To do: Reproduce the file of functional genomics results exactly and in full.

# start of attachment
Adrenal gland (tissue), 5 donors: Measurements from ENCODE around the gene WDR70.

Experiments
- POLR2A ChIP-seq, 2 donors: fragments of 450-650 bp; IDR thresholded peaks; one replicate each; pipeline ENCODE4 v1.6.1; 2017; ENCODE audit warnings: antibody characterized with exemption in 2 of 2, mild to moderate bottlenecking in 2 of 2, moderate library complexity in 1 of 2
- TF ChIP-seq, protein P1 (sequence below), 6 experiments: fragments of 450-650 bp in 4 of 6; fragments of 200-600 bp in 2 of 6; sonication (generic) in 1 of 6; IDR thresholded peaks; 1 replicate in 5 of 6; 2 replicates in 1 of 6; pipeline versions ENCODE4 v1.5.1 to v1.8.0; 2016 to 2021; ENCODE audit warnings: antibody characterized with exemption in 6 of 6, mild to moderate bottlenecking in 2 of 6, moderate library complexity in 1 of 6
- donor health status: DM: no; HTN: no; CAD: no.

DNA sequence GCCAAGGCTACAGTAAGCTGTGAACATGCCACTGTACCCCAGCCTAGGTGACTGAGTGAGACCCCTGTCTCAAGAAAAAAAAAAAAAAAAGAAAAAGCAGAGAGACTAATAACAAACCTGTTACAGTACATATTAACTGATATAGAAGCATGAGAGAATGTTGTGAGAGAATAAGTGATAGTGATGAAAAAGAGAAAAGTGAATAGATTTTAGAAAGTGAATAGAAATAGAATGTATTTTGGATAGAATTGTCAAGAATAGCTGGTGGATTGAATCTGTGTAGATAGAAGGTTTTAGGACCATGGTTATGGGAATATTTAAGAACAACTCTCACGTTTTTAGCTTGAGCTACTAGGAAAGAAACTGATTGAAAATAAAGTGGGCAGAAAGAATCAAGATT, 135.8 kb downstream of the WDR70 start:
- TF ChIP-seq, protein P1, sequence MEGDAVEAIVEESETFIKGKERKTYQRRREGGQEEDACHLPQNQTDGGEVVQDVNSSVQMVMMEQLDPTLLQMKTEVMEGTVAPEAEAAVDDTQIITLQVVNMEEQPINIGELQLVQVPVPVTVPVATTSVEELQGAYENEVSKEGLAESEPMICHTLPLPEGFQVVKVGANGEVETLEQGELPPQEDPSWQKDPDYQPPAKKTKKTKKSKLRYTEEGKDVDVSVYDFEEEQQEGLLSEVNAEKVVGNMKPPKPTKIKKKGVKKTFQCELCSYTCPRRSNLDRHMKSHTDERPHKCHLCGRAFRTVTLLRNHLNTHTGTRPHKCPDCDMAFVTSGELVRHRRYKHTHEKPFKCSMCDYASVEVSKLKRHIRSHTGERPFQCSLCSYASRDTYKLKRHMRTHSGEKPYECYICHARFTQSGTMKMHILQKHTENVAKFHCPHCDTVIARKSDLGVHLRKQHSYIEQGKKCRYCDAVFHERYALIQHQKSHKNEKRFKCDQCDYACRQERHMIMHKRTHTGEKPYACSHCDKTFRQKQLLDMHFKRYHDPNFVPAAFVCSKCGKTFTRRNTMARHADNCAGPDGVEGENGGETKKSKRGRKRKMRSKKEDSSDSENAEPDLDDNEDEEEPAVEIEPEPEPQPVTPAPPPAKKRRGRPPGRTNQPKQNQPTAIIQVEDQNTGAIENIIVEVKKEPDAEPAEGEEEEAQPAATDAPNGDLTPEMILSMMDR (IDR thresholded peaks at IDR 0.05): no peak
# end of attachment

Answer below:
Adrenal gland (tissue), 5 donors: Measurements from ENCODE around the gene WDR70.

Experiments
- POLR2A ChIP-seq, 2 donors: fragments of 450-650 bp; IDR thresholded peaks; one replicate each; pipeline ENCODE4 v1.6.1; 2017; ENCODE audit warnings: antibody characterized with exemption in 2 of 2, mild to moderate bottlenecking in 2 of 2, moderate library complexity in 1 of 2
- TF ChIP-seq, protein P1 (sequence below), 6 experiments: fragments of 450-650 bp in 4 of 6; fragments of 200-600 bp in 2 of 6; sonication (generic) in 1 of 6; IDR thresholded peaks; 1 replicate in 5 of 6; 2 replicates in 1 of 6; pipeline versions ENCODE4 v1.5.1 to v1.8.0; 2016 to 2021; ENCODE audit warnings: antibody characterized with exemption in 6 of 6, mild to moderate bottlenecking in 2 of 6, moderate library complexity in 1 of 6
- donor health status: DM: no; HTN: no; CAD: no.

DNA sequence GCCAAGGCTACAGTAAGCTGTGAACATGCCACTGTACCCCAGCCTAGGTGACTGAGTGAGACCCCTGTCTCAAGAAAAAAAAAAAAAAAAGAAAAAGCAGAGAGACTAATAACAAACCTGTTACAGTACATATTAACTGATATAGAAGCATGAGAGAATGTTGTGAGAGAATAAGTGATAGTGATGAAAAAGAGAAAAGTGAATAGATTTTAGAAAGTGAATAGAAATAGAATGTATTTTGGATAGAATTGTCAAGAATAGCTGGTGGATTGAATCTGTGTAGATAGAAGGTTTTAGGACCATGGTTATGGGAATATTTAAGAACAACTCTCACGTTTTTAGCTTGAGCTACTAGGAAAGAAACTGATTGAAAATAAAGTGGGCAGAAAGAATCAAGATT, 135.8 kb downstream of the WDR70 start:
- TF ChIP-seq, protein P1, sequence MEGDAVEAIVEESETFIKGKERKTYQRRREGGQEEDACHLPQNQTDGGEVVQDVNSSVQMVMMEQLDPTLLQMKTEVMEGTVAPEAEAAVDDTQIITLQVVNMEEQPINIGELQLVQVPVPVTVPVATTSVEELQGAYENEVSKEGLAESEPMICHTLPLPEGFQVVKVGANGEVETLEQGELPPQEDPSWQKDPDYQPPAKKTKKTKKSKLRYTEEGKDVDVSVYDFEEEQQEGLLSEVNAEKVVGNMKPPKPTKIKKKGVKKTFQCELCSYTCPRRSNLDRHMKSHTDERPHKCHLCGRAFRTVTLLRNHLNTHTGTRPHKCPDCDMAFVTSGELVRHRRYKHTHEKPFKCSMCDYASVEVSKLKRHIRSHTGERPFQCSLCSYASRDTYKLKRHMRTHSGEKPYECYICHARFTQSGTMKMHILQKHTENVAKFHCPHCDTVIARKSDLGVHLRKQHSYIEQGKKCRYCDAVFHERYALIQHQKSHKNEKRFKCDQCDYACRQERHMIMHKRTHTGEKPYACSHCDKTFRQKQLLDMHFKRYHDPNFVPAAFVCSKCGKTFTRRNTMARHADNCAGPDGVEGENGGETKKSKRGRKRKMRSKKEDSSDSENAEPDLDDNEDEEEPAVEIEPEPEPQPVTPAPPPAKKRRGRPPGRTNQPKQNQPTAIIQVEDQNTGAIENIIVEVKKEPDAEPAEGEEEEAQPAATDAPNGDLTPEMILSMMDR (IDR thresholded peaks at IDR 0.05): no peak